Looking at the future, he says, if you want to be serious about computing you need Application-Specific Integrated Circuits (ASICs). In the two bitcoins specifically, what matters is the cryptographic ECDSA’s hashing of signatures, so you develop an ASICs to specialize in validating those signatures.

“I am not the first person to think of it. There is a lab that has a working prototype to do just that, and the performance is just astounding.

I mean we are talking of here, a quarter of a square millimeter, with a 40 nanometer process, vanishingly small consumption, which is just 46 milliwatt, and you can validate transactions in 1.5 microsecond.”

One card, a GPU like card, would be sufficient to validate 7 million transactions per second, he said. And this is not the future, it’s just not mass produced, that’s it.

Addressing data-storage, he said one terabyte per block, for 20 years, means one exabyte. That’s a lot of data to store. But bitcoin doesn’t need the whole blockchain, it only needs the UTXO set. So we need much less storage and we can save over $12 million of hardware equipment. Bringing the number down to just $4 million.

Vermorel, however, is not yet done. UTXO management optimizations bring his initial servers count of around 250 to keep it all running, down to just around 30. Costs too down to just $1 million.

That translates to just $50,000 a year right now, he says. Less than the cost of one employee. And that would give you the ability to process seven million transactions per second. Power the world’s money, commerce.

Terabyte. It’s difficult for the mind to see it, and quick is our urge towards caution. Decentralization is vital, not merely desirable. And just how vital it is, we have ourselves seen on August the 1st.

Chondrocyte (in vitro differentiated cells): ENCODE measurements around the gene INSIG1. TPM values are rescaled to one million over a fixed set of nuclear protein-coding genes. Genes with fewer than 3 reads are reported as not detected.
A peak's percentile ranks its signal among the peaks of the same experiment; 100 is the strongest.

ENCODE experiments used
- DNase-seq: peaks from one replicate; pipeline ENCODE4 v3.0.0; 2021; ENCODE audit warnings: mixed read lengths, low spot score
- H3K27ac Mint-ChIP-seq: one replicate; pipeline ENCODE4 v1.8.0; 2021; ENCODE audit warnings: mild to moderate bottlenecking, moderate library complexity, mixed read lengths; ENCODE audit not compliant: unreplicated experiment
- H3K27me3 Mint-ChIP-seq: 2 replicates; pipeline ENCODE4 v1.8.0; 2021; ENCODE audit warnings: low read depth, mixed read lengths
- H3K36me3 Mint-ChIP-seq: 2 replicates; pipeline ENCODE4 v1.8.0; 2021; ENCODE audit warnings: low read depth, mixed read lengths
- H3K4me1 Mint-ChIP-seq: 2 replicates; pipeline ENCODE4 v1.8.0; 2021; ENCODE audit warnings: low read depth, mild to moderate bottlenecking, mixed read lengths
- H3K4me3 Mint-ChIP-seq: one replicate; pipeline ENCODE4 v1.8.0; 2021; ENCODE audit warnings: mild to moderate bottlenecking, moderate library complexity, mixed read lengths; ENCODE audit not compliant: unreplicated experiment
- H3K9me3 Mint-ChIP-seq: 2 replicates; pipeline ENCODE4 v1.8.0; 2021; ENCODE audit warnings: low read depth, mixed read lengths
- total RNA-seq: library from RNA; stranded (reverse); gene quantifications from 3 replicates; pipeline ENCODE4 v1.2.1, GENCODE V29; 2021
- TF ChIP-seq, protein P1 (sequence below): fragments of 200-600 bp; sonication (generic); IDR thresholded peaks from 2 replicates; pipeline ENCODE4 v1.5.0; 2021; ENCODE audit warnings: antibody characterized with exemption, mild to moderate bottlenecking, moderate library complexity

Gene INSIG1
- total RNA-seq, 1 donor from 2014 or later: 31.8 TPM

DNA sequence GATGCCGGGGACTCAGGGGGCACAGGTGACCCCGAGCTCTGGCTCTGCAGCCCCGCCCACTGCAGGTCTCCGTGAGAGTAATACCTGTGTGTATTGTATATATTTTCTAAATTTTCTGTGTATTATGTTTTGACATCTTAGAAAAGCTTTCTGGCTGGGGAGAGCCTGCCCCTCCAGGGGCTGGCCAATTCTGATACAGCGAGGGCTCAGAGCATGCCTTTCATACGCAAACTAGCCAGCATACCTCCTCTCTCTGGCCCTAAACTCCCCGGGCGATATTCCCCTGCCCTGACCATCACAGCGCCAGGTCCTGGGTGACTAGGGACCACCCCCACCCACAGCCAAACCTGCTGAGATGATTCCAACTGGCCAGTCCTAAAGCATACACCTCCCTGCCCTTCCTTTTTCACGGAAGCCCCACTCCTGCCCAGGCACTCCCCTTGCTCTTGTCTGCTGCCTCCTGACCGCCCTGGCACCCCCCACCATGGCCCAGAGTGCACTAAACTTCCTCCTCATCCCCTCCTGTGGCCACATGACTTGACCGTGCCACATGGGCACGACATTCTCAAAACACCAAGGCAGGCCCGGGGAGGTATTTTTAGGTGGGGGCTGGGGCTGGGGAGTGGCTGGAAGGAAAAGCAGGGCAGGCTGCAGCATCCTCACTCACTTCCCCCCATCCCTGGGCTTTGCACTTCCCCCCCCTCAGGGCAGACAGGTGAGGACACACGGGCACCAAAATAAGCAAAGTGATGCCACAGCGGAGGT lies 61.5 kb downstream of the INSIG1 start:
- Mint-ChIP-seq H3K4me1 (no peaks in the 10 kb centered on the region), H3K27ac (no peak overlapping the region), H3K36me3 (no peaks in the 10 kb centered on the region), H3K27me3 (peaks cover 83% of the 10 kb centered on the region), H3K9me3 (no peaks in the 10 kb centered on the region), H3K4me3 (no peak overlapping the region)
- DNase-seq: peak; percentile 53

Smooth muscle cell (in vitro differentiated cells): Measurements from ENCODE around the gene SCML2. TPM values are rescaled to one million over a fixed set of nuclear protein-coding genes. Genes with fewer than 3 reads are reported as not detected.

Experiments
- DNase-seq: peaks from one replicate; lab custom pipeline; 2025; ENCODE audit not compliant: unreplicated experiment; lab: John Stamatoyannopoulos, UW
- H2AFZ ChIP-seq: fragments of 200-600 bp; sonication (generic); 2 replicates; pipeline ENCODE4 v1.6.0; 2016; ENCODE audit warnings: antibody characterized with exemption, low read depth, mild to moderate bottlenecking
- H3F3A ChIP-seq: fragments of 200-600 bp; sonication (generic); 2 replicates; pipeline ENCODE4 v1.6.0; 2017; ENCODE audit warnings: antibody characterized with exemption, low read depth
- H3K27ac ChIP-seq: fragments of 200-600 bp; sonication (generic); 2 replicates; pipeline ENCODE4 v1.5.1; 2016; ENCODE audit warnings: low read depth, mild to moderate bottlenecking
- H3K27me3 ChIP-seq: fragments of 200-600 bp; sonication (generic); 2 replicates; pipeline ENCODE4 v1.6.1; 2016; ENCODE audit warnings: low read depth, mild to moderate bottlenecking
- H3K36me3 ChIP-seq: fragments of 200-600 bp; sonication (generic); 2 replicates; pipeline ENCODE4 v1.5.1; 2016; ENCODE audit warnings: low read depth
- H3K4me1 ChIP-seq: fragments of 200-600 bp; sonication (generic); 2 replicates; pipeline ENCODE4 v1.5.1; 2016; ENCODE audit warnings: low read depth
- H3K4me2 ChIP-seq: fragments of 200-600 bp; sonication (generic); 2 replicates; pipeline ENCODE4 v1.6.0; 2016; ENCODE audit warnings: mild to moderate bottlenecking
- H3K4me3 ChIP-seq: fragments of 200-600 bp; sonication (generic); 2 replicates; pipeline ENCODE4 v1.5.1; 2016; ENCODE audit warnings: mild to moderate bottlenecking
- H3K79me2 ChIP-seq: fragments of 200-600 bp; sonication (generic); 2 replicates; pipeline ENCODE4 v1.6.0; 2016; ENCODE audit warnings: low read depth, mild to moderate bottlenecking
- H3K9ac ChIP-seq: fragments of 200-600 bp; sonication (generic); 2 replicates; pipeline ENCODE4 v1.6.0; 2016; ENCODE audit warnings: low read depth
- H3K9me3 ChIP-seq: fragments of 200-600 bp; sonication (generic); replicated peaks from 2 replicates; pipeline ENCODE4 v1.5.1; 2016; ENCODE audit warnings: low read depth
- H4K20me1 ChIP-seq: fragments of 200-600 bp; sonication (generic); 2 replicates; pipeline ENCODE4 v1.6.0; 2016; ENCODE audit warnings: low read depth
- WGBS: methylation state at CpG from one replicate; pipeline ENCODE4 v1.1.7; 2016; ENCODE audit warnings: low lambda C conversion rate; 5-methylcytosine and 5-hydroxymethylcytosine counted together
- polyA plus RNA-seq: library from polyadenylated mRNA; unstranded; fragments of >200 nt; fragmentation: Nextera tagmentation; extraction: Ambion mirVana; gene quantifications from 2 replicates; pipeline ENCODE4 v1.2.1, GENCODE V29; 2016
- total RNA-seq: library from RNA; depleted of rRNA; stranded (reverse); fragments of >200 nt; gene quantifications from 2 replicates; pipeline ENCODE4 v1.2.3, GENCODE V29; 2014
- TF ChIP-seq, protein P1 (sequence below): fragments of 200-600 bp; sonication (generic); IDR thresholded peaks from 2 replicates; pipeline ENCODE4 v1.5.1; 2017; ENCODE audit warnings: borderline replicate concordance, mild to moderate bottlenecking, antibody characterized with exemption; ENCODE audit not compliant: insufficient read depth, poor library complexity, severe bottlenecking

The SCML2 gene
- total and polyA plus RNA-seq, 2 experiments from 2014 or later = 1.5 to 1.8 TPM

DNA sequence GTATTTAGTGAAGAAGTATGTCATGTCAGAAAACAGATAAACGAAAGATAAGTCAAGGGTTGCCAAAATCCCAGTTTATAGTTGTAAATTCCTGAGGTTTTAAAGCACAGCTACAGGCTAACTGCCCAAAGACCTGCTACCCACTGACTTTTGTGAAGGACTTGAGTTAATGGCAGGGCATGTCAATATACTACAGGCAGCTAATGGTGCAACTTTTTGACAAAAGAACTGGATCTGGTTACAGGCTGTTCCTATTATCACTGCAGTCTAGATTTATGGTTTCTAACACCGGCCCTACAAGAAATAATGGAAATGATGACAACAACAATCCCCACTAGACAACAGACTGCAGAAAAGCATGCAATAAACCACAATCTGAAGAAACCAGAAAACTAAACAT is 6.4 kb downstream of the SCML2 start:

There is no liberty unless one can fork, and if all media, all corporations, the entire world seems to be against you as it was for many BCH supporters prior to August 2017, a coder must still be able to just chain-split fork because that is the only guarantor of freedom in the blockchain space.

Many can say plenty, and dogs can keep on barking, but no one cares and the caravan moves on because now, with the chain-split fork, you have the freedom of choice that escapes any real coercion.

That must be preserved if we are to leave our children what we enjoy, but what Vermorel is doing here, at what can be called nothing else than the dissenters’ conference, is what Nakamoto did in 2008.

He is outright refuting this suggestion that public blockchains can not scale by giving the maths and the facts to show how today they can handle one terabyte full blocks every ten minutes, let alone 10Mb.

Or far more ludicrously, just the 4Mb that was needed for bitcoin to provide an excellent experience to the many new users that only tried it for the first time last year.

Public blockchains can scale to 7 million transactions per second today, he said. Bitcoin can scale to Visa levels today, Nakamoto said in 2008.

Impossible, the mind insists. And with that one word adding fuel to the desire of engineers to prove just how it is true. Just how they’ll make it true. For it is.

When one glimpses a bit of reality. When one sees what can be seen. No is the answer of only fools.